Interview with Emilija Škarnulytė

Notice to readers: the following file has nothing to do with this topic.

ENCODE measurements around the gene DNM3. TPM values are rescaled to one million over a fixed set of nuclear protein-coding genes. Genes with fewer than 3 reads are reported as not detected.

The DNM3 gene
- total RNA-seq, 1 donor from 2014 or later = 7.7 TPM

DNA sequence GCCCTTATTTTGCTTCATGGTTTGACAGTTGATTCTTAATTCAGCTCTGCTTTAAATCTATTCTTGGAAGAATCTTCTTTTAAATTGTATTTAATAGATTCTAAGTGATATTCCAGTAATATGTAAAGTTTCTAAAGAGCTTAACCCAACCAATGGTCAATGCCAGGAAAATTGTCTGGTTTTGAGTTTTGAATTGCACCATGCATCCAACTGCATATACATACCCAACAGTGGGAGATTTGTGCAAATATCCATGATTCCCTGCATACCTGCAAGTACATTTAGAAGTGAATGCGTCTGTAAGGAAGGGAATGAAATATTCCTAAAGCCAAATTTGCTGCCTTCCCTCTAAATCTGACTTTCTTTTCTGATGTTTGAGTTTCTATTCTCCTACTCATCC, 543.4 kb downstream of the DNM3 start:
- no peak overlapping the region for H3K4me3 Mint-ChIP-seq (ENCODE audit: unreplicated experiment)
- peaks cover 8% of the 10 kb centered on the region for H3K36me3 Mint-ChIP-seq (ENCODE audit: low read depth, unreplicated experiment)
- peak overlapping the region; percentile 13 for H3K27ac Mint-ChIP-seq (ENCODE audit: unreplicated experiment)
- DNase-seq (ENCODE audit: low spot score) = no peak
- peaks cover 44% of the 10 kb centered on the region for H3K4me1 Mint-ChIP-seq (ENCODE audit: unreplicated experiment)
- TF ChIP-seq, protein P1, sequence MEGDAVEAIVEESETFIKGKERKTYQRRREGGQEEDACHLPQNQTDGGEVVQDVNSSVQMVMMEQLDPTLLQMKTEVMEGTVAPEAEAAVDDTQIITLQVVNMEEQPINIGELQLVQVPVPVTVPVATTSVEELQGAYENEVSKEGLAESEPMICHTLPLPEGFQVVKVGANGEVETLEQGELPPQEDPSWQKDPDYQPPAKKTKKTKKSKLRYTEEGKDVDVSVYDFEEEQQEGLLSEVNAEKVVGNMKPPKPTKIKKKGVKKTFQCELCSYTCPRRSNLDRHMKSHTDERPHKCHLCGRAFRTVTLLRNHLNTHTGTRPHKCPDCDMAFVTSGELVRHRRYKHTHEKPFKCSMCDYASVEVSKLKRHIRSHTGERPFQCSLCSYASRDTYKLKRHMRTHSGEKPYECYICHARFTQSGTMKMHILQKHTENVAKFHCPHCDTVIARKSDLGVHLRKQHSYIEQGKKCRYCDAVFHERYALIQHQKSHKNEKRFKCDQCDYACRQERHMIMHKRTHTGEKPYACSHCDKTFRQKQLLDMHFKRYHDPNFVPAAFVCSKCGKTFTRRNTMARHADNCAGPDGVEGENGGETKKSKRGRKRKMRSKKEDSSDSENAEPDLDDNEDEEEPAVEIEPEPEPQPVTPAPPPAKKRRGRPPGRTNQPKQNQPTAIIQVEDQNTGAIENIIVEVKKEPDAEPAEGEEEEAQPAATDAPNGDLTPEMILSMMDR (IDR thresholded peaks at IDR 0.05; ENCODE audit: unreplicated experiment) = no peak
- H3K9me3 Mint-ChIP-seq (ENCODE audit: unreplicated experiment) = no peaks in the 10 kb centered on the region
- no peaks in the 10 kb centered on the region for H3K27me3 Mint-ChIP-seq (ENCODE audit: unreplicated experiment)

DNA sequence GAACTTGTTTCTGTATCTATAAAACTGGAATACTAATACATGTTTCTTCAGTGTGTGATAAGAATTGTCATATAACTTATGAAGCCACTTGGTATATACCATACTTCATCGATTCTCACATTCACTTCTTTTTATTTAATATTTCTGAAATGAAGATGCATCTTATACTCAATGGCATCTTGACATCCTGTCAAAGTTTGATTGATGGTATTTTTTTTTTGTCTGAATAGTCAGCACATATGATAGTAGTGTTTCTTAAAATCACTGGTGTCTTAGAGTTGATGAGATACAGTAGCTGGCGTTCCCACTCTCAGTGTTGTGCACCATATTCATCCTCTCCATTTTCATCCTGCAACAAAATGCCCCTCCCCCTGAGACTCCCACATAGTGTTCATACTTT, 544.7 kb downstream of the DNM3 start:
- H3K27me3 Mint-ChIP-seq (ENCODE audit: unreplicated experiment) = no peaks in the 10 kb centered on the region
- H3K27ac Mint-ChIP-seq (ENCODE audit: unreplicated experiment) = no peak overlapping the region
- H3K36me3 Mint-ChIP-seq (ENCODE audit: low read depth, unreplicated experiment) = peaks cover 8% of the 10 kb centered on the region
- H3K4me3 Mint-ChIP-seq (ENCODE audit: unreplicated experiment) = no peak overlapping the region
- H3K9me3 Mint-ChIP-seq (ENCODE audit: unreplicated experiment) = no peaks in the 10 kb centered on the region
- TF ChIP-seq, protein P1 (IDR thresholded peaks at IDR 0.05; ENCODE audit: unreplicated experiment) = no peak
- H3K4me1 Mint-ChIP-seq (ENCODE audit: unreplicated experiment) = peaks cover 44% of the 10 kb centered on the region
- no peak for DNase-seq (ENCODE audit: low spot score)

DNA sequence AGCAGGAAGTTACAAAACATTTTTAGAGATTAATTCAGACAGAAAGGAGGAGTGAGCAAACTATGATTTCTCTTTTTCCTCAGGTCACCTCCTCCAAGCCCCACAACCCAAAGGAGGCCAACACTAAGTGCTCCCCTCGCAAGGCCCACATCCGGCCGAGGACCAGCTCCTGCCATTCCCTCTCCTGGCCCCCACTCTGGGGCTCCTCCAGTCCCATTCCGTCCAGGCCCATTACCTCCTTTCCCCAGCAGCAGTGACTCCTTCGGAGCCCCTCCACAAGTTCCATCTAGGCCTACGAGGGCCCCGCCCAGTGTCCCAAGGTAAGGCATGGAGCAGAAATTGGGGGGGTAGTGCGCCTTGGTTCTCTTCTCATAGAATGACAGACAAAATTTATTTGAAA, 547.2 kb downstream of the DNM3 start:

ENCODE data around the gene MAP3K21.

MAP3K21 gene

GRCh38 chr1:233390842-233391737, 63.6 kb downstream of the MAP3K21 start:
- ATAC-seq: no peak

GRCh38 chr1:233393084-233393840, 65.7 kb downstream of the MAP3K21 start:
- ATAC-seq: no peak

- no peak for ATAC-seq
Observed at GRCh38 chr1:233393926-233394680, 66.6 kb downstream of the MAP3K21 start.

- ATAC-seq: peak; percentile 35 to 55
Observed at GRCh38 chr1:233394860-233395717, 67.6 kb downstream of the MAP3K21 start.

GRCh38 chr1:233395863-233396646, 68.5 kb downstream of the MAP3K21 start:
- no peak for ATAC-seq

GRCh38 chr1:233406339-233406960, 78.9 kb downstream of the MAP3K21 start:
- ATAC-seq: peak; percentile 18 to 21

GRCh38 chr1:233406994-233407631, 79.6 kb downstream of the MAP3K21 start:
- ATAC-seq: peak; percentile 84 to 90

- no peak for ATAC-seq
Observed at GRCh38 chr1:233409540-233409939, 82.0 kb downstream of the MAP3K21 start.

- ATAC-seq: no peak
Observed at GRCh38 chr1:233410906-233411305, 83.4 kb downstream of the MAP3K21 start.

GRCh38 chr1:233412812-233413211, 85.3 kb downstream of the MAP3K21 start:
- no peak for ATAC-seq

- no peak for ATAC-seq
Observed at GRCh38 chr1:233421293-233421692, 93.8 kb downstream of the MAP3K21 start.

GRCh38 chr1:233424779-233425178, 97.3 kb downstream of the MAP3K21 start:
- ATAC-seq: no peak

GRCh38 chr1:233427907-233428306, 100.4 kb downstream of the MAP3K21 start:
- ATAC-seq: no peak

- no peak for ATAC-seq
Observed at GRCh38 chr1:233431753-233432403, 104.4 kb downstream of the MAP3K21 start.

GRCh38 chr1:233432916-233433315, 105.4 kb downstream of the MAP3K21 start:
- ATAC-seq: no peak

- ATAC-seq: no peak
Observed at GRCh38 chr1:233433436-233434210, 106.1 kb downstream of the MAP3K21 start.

With her films and installations, Emilija Škarnulytė works on the edge of documentary and fiction. Her enacted narratives witness a concern for the future of a planet exhausted by human activity. By preferring poetry to didacticism, the Lithuanian artist addresses these ecological and political issues through cosmic and geological journeys. “Sunken Cities” literally plunges the visitor into total immersion in the waters of the northwestern shore of the Gulf of Naples, while a mermaid-archaeologist explores the seabed and swims between the ruins of a vanished civilization. We thus discover the ancient city and seaside resort of Baia, the corridors, sculptures and mosaics of a sumptuous Roman empire, washed away by the waters due to underground volcanic activity. However, one might also think of Plato‘s account of the myth of Atlantis, with its descriptions of the rise and sudden fall of this mysterious lost city, the source of a superior humanity: the film calls upon the figure of the mermaid of Nordic legends, and this is no minor detail. A solitary undine, she moves silently in search (in vain) of other forms of life when everything seems to have disappeared, exploring this disappearance. A game of echoes is then set up between this symbolism and the film itself, with captivating camera movements that highlight a deserted landscape, a meditative soundtrack inviting contemplation, and plunging the viewers into a state of total solitude. The apparent appeasement of the whole gives way to a kind of anxious feeling about this city that has become a relic. And it raises waves of questions: does the work announce the end of other empires in times of climate crisis? What will survive of humanity? What is hidden in the deep waters?